I could wear anything I want. Some people at the audition looked like they could have painted a house after the audition. I "dressed down" by wearing a less fancy skirt and less jewelry. I felt quite overdressed. The auditions were so relaxed, so casual. People made jokes, the director was supportive (how odd) and you could watch everyone else audition. Barely anybody sang a high note. I had told my husband to come pick me up in an hour--and I had to run out and tell him I didn't know how long I'd be....everytime the director asked for a volunteer, "I need a Mrs. Lovett to come up and read" I got stuck in the back! I finally read, I felt ok about it, I felt great about the singing (why not, it was 16 bars!) and then I walked past the crowd of people smoking after their audition (again, very odd) and went out to Perkins for Spinach Salad (I love their spinach salad) with the hubby.

The next day I made Callbacks! I haven't EVER been called back for a role. The one show I did years ago that had callbacks actually just hired me, and told me I didn't need to come back. The whole night before I had writhed in pain with chills and hubby had vomited. I woke up with terrible stomach cramps. Every time I got up off of the couch I thought, "I cannot do this". Then I taught 4 students, got (less) dressed up again, and headed out to the callbacks.

The callback audition was a series of readings with different groupings of characters and I loved it. I loved every dramatic exercise, every challenge. I thought, "I just LOVE doing this so much" and never even thought of whether I was getting the role. After the first reading I tripped over my broken boot on the way back to my seat and twisted my ankle--which is still swollen today. The pain was searing, I would say. But even that was a sign at how wonderfully distracted I was.

I met some fun people at that audition. Some people who reminded me of New York, I would say, and that was wonderful. I overheard someone saying they needed the role, and I have spent the last ten years telling myself to never, ever say that. I never need the role (my mantra) I never need the role.

So I got the role! I will be playing Mrs. Lovett in March. I am SO EXCITED. Who doesn't love a little bit of good news?

Monday, December 13, 2010

Where the Baby Is

This is just a report on Baby S at 15 months. I have spent the last few days feeling down about wanting to sing, feeling nervous about money, feeling helpless as i try to deal with her diaper rash, and I just want to think about some happy stuff. So here's a report.

At 15 Months Baby S's words are: Mama, Dada (and Daddy), Ginger, Max, Thank You, Shoe, Down, Hi, Hey, Bottle (or Ba-Ba, really), Nose, Hair, No no nono no no, Ball, Balloon, Happy (she says this ALL the time), Baby, and about 20 other words I can't recognize.

At 15 Months Baby S can run, walk, crawl, climb a step ladder, climb a chair and get on a table, shimmy under something to get a ball out, throw a ball (not great at the aiming part)

At 15 Months Baby S's favorite thing to do is immitate us. She wipes her nose with a tissue, brushes her hair and teeth, washes dishes, sweeps the floor, vaccuums, puts things away and takes them out. She also loves loud noises. She likes to bang things together, she likes dropping things that are loud and she likes turning things on that make a lot of noise. She is starting to really enjoy the Zebra that we bought her that she can ride on and make noise.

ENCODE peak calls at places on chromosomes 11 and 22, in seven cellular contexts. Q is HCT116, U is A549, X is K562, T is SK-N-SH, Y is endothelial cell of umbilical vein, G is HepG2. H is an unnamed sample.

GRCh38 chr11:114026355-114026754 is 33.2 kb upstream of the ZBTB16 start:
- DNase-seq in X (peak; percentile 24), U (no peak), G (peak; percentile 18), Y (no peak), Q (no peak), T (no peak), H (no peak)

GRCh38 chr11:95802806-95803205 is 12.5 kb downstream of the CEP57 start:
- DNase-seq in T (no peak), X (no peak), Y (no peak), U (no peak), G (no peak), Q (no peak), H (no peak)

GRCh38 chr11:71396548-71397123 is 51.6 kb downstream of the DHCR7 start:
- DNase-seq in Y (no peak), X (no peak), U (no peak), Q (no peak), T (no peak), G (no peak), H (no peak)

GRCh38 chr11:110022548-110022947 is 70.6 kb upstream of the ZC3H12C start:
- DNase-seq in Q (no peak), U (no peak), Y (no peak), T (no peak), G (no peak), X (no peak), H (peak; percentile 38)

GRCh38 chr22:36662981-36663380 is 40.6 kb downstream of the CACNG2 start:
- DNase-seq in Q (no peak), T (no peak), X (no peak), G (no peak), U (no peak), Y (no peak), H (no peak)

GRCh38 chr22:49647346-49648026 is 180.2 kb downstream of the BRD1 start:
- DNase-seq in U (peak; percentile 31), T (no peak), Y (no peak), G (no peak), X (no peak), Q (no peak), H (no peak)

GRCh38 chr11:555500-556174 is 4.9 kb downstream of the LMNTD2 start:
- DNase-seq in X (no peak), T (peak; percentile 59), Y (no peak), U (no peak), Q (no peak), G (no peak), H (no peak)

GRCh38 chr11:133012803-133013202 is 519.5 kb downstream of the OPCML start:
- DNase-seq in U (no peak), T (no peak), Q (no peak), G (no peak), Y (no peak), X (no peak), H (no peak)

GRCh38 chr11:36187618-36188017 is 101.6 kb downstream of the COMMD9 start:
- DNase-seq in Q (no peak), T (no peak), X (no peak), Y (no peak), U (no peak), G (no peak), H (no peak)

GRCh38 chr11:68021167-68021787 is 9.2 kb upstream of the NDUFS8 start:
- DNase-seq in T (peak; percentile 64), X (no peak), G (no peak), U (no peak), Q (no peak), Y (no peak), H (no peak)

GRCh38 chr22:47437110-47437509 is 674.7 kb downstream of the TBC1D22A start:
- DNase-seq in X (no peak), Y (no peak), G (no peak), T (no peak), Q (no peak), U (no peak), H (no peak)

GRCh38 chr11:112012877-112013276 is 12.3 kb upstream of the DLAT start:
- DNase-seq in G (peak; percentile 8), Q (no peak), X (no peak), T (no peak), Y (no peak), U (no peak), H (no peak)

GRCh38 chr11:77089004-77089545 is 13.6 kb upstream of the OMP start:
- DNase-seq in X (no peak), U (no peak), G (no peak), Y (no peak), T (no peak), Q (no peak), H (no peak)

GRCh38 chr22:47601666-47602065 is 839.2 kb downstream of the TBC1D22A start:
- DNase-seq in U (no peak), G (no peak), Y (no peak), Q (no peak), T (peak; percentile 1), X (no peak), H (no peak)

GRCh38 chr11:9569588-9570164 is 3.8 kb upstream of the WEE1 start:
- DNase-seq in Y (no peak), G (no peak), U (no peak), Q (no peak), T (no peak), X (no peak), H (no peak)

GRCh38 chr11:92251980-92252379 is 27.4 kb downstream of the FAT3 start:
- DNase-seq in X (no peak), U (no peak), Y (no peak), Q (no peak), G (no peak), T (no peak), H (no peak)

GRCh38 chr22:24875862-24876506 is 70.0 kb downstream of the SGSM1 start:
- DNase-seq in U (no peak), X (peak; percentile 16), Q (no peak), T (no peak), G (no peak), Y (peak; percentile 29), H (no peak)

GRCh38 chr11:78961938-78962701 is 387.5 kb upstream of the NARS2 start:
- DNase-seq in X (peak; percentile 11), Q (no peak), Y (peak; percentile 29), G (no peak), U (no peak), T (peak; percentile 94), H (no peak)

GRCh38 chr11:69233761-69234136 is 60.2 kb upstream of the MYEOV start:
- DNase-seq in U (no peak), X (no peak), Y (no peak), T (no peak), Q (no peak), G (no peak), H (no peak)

At 15 Months Baby S can spontaneously laugh at things. She loves repetition, and she loves anything which makes it appear she has manipulated something with her hands--for example, she laughs hysterically when you pretend like she moves your head with her hands. She gives "high Fives" and waves.

At 15 Months our biggest challenges with her are: Diaper Rash, getting the lead out of her blood, trying to get her to understand "no", getting her out of the dog water (sigh, this one will be the death of me), getting her out of the toilet, and trying to stop her from pulling heavy objects down on top of herself or falling off of things.

At 15 Months Baby S LOVES books. She loves to point at things that you have asked her to point at (like, "Where's the bird?") and she smiles hugely when you praise her for that. She brings me books all day long. Sometimes we read around 10 in a day.

At 15 months Baby S's cutest activities include: Giving you a "kiss", talking loudly to herself in the back seat of the car, talking quietly to herself in words that are incomprehensible as she does a detailed activity--like trying to fit something inside something else. She also runs to the door and yells "daddy" when hubby comes home and hugs his legs. She points at my nose and says "NOSE" and smiles, and giggles at things which make no sense to me.

Thursday, December 9, 2010

Out of the Mouths of Teens

Ugh Mama Pipes! Do not exercise at 10:30 at night. It will be two hours before I am asleep and poor hubby is trying desperately to sleep next to me while I type and both the tv and lights are on.

But since it's been going through my head, here are some of the most entertaining things I've been asked by students this fall, and my responses.

QUESTION: What do people do with a musical theater major?

WHAT I WISH I COULD HAVE SAID: They get to study what they love but will probably be poor and work a lot of temp jobs.

WHAT I DID SAY: Some people decide to go to college to find a way to earn money. Some people go to find a way to do learn more about what they love. Sometimes they get to do both, those people are really lucky. But a lot of those people will probably wait tables :)